Usage-based auto insurance is often touted as a novel solution to high insurance rates. Like so many things in the insurance industry, however, it isn't a one-fit solution for all drivers. Here are three types of motorists who may not benefit from usage-based coverage:
The main benefit of usage-based insurance is that it rewards infrequent drivers. This is based on the premise that the more you are on the road, the more likely you are to experience or cause an accident. Insurers have different definitions of low mileage; for example, the limits range from 7,500 miles to 15,000 miles.
It follows that you won't benefit much from a usage-based insurance program if you are a constant driver who drives thousands of miles every year. In that case, you are better off sticking to your conventional insurance coverage, at least as far as the rates are concerned.
Telematic devices (the systems used to collect and transmit data in usage-based insurance programs) don't just focus on mileage; some also collect other data such as speed, acceleration, braking, when you drive (time of day), and other driving-related data. These are some of the parameters insurers use to classify drivers as aggressive or non-aggressive. You are likely to benefit from the program if your driving data reveals that you are non-aggressive. Therefore, if you are one of those drivers who like to break hard, accelerate fast, or drive long distances at night, think twice before signing up for usage-based insurance.
Drivers Who Are Super-sensitive about Privacy
Telematic devices have to gather data about you for them to work. The data is transmitted to the insurers who use it to determine how much you should pay. Here is some of the information your carrier is likely to have when you opt for usage-based coverage:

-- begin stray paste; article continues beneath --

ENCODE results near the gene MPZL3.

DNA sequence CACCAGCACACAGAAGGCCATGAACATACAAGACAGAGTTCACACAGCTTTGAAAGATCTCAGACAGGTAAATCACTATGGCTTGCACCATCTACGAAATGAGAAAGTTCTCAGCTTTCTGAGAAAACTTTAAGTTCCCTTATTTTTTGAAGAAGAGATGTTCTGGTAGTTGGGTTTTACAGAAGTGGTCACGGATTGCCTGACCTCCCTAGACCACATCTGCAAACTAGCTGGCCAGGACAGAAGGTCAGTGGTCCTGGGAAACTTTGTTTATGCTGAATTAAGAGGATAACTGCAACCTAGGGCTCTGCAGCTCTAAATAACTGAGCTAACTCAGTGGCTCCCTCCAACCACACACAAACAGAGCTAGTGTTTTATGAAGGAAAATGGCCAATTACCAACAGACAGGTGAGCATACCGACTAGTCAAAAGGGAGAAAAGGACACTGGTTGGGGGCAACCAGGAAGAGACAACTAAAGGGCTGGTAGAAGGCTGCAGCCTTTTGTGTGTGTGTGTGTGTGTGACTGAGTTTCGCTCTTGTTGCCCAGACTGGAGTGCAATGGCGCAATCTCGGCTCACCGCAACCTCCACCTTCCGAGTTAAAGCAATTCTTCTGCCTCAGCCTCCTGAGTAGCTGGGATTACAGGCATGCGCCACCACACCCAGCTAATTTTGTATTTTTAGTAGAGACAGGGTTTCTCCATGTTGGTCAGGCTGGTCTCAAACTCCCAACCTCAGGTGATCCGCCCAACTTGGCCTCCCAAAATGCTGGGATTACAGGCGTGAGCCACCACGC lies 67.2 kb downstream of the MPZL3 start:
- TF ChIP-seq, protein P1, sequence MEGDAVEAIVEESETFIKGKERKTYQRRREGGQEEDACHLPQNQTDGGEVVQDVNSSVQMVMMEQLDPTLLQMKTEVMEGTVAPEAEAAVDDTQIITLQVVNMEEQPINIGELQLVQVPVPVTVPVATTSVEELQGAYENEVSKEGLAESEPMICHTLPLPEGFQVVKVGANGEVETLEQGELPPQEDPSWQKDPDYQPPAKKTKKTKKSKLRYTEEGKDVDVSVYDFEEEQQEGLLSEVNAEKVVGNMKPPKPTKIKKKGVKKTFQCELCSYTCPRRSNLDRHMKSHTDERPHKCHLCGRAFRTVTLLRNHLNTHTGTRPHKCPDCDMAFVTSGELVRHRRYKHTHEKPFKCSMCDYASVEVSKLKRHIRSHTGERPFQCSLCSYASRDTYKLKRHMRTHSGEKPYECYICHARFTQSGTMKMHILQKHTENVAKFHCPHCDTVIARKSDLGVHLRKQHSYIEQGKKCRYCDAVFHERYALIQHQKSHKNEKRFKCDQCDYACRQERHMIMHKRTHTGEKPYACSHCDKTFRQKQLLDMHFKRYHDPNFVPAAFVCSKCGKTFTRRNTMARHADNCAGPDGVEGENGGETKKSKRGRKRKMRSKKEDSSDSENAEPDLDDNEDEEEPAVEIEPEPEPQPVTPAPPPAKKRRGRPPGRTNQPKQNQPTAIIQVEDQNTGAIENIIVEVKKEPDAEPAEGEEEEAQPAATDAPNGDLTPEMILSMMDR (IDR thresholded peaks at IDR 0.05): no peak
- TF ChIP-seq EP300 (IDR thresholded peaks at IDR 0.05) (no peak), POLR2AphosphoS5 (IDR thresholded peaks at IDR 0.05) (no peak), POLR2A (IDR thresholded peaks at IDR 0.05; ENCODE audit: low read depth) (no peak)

A skilled data analyst can use this data to get considerable information on your life. There is no evidence that insurers use this data in less-than-honorable ways. However, there are just those who don't want the corporation to have such data about them. If you are one of those people are concerned about what the insurers can do with the information, then you aren't a perfect candidate for usage-based coverage.
Therefore, analyze your driving habits carefully before buying into usage-based auto coverage. Continue using traditional forms of coverage if your analysis reveals that you can't benefit from usage-based insurance. Talk to an insurance agent, such as those at Clifford P Beauvais Insurance Agency, about other ways of cutting your auto insurance costs.
Insurance is something that I carry in the hopes that it never has to be used. Along with life coverage, I also have low cost auto insurance and a health plan through my employer. I'm toying with the idea of adding some additional coverage, just in case something happens and I'm no longer around to take care of my family. The question that is on my mind is how much insurance is enough? Do I really need more, or would it be better to cultivate other assets that my loved ones can draw on if needed? If you are in the same boat, let's journey together for a while. Read on and I'll explain what I'm trying and why. Together, we can figure out when it is time to add more coverage and when enough really is enough.